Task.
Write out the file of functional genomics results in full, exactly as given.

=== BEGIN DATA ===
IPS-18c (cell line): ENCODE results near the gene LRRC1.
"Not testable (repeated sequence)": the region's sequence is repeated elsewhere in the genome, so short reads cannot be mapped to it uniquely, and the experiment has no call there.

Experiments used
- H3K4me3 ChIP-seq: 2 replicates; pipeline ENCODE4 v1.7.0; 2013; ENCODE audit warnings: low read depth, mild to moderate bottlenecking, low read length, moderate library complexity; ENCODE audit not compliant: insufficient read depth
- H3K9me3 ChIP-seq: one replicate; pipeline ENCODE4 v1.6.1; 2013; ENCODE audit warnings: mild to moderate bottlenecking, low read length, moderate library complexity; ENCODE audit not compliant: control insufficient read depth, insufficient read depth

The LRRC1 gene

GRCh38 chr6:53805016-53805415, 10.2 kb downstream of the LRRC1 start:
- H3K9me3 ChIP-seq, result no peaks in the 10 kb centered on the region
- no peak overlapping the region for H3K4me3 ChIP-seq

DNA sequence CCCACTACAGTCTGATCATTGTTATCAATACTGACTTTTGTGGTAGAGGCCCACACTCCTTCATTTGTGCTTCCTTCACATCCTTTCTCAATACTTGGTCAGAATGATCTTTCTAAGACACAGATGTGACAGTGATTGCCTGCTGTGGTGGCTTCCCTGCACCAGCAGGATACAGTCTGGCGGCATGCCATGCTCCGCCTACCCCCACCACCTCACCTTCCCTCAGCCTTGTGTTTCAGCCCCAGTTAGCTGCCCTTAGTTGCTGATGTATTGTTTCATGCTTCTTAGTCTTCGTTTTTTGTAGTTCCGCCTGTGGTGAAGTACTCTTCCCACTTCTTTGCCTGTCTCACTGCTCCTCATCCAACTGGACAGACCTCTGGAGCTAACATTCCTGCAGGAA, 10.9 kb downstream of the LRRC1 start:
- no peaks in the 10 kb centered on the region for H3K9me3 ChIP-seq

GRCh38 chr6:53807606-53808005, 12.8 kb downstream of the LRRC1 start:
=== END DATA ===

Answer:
IPS-18c (cell line): ENCODE results near the gene LRRC1.
"Not testable (repeated sequence)": the region's sequence is repeated elsewhere in the genome, so short reads cannot be mapped to it uniquely, and the experiment has no call there.

Experiments used
- H3K4me3 ChIP-seq: 2 replicates; pipeline ENCODE4 v1.7.0; 2013; ENCODE audit warnings: low read depth, mild to moderate bottlenecking, low read length, moderate library complexity; ENCODE audit not compliant: insufficient read depth
- H3K9me3 ChIP-seq: one replicate; pipeline ENCODE4 v1.6.1; 2013; ENCODE audit warnings: mild to moderate bottlenecking, low read length, moderate library complexity; ENCODE audit not compliant: control insufficient read depth, insufficient read depth

The LRRC1 gene

GRCh38 chr6:53805016-53805415, 10.2 kb downstream of the LRRC1 start:
- H3K9me3 ChIP-seq, result no peaks in the 10 kb centered on the region
- no peak overlapping the region for H3K4me3 ChIP-seq

DNA sequence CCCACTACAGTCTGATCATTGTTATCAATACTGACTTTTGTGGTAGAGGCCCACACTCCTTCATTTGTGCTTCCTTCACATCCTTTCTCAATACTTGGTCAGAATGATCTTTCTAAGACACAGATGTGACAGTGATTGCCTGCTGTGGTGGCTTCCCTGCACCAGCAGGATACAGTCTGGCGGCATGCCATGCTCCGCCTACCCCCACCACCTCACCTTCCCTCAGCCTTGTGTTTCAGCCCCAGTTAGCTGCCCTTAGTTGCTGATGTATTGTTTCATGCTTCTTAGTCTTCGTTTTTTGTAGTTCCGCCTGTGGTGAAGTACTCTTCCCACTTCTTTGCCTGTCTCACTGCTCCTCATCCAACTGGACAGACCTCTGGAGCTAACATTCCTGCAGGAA, 10.9 kb downstream of the LRRC1 start:
- no peaks in the 10 kb centered on the region for H3K9me3 ChIP-seq

GRCh38 chr6:53807606-53808005, 12.8 kb downstream of the LRRC1 start: